The usage of this feature is, well, let’s call it sub-optimal.

The visual tools to tweak and debug CSS issues, on the other hand, are a roaring success. So much so that we keep improving them to offer accessibility and compatibility insights and offer new features like typography and CSS grids debugging.

In the editor space, Visual Studio Code has taken an excellent step towards aligning coding and deployment.
With an integrated terminal, Git support and linting options you don’t have to switch between editor and terminal any longer. If you haven’t looked into it yet, the webhint extension is an excellent way to make sure you don’t make obvious mistakes that you would need to fix in the browser. This cuts down on yet another context switch.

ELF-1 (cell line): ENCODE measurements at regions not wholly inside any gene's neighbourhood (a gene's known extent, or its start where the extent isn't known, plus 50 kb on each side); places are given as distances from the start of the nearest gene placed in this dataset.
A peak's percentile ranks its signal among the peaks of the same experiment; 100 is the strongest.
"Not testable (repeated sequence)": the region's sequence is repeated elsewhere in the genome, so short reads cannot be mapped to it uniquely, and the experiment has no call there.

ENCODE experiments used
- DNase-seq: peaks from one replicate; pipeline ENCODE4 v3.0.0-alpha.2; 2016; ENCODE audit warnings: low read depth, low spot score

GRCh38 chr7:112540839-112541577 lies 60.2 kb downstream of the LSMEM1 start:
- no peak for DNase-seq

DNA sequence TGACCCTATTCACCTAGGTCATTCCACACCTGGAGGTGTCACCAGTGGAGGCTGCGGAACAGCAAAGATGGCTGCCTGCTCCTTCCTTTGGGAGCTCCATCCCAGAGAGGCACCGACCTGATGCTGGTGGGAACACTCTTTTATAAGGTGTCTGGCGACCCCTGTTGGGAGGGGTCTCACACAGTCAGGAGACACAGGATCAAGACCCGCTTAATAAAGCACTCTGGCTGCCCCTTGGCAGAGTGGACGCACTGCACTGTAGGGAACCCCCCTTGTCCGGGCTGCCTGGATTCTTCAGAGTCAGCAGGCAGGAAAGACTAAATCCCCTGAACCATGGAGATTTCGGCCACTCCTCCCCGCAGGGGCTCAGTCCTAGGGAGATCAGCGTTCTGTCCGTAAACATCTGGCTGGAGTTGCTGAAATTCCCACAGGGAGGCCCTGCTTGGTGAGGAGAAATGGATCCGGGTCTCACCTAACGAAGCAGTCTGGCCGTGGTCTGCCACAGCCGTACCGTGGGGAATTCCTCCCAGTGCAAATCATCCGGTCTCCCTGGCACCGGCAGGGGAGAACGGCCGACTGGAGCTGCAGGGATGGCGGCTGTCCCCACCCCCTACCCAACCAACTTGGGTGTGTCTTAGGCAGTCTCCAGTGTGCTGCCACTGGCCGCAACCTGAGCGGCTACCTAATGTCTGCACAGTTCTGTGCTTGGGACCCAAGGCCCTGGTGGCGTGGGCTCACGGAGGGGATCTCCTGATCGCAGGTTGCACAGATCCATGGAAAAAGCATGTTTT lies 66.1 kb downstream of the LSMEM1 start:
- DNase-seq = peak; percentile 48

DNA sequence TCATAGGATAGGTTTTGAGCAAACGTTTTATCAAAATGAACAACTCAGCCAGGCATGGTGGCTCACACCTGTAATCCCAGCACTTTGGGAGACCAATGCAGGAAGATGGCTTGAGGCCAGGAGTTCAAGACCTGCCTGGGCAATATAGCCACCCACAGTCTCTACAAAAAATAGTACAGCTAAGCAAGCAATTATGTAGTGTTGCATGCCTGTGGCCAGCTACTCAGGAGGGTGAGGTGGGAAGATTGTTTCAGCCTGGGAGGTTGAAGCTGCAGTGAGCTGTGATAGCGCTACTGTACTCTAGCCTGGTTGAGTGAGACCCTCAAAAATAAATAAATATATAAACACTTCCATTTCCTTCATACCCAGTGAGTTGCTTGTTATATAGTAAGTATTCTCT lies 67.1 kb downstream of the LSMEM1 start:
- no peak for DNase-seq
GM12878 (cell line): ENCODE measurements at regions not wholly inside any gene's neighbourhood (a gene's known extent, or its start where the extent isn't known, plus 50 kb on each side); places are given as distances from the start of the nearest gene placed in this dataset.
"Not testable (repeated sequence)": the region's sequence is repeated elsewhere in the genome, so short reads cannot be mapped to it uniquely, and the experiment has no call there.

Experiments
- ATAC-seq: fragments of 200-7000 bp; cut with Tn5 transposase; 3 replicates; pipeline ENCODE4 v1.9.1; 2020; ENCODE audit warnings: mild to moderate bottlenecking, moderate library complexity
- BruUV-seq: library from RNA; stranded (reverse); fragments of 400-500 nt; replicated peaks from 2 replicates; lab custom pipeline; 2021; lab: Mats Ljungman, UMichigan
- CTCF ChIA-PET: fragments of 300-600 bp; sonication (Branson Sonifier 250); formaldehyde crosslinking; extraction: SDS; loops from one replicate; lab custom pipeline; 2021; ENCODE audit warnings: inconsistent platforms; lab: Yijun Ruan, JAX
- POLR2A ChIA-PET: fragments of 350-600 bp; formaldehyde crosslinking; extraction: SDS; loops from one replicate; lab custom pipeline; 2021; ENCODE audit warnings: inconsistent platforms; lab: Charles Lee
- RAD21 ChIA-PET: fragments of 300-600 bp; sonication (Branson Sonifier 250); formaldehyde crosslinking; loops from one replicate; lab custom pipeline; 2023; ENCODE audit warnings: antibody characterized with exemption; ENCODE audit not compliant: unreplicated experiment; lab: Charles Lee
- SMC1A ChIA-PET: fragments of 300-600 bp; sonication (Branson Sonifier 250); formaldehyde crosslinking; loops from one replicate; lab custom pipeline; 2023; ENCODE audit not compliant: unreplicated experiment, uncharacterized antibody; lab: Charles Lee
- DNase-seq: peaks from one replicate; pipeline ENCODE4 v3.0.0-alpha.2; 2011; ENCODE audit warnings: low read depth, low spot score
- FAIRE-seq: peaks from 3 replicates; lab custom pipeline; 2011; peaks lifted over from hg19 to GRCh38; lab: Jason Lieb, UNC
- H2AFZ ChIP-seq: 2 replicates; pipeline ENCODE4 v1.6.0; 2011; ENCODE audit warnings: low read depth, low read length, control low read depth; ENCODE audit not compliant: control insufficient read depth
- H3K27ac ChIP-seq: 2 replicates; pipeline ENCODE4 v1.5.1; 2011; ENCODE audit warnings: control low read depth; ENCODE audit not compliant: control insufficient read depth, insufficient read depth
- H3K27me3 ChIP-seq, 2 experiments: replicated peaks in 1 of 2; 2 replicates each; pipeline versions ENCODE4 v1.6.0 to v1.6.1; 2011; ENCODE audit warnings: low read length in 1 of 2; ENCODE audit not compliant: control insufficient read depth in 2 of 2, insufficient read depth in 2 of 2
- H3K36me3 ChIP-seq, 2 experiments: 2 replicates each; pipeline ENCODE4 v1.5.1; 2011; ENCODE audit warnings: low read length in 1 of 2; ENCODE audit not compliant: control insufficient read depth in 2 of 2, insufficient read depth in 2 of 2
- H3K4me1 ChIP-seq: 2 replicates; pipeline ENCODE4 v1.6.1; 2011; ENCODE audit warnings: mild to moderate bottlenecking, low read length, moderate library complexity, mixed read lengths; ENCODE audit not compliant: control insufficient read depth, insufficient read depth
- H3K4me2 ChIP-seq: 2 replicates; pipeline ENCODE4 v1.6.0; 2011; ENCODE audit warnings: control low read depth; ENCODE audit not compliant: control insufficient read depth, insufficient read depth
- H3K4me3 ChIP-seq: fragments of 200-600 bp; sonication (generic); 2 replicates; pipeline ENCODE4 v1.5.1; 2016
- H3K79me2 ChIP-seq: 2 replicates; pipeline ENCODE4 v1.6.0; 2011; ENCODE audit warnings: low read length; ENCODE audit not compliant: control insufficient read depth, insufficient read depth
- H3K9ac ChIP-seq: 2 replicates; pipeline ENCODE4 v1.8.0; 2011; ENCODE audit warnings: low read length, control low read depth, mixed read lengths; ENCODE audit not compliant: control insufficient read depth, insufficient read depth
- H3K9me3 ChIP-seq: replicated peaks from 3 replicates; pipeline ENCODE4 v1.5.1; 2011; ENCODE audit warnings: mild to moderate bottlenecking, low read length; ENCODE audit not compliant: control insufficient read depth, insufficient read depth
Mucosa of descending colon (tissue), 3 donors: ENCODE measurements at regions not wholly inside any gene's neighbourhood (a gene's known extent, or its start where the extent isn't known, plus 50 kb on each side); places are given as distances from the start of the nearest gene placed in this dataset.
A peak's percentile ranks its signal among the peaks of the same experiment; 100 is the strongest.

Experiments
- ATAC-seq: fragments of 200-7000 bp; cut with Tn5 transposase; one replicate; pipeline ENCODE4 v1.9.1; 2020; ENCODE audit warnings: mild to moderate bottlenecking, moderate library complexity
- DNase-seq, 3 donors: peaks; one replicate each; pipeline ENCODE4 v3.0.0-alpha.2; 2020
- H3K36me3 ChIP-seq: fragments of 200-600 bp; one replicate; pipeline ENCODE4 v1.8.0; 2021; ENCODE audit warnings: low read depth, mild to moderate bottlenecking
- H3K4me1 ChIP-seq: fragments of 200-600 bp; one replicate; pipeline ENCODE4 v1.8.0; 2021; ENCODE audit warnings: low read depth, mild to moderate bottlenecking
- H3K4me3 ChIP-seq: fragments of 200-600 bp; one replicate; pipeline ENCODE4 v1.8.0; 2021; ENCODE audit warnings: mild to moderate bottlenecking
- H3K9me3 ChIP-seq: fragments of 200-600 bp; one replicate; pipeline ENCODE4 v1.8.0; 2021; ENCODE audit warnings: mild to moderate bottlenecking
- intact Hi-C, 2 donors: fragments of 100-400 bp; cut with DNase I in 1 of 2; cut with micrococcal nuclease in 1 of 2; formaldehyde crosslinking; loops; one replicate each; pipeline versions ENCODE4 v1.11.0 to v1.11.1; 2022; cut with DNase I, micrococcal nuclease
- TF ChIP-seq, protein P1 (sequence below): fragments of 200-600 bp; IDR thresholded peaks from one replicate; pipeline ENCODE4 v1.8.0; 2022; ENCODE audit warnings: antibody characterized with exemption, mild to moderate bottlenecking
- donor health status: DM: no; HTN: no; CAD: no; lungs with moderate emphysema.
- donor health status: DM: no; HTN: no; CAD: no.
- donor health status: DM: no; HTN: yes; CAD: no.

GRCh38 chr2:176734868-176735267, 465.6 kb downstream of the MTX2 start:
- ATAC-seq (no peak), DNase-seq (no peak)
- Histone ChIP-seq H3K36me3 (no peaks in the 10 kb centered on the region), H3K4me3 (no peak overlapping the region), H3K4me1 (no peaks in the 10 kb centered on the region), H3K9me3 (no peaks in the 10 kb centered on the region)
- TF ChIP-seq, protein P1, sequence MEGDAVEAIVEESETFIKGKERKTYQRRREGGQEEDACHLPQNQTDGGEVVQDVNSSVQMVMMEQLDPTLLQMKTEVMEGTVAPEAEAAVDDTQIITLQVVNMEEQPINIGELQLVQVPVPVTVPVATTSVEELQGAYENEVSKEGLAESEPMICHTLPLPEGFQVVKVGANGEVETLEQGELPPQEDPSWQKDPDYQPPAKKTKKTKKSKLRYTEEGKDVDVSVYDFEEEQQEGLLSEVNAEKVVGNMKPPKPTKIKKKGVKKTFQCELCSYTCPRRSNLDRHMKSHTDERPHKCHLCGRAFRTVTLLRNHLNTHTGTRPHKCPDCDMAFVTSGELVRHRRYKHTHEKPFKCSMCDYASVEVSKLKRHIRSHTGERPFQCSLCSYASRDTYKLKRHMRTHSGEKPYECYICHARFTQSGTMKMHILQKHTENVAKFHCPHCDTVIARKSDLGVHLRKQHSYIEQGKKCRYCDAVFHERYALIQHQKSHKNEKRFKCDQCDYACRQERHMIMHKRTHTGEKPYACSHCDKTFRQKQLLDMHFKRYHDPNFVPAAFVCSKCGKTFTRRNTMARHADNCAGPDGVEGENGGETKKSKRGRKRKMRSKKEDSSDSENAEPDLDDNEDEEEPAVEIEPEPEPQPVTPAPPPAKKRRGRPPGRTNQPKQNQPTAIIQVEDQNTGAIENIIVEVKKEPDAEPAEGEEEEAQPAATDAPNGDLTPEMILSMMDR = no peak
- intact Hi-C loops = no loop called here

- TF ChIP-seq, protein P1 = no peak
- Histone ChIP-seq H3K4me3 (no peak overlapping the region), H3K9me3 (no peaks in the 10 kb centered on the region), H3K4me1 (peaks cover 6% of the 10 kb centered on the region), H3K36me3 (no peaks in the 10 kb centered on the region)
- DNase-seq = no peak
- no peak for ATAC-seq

A lot has changed in the browser space since the days of Netscape and Internet Explorer. Browsers can be fully automated using Webdriver. Browsers are also embeddable into other applications as Webviews.

Probably one of the biggest success factors of Visual Studio Code is that it allows for extensions.

So, why don’t we merge the efforts of Visual Studio code and Edge to cut down on context switching?

Merging the efforts of VS Code and Microsoft Edge to cut down on context switching

This is exactly what we did with the Microsoft Edge tools for VS Code extension. It’s been quite a success so far and we have a lot more plans for it.

Here is how it works: you open the extension, you connect to a new browser instance and you get a browser right inside Visual Studio Code with the developer tools already open. You can use the Visual tools to tweak the styles and the changes reflect in your source code. Or you can activate the style sheet links in the CSS pane to edit inside Visual Studio Code.

What you can do now…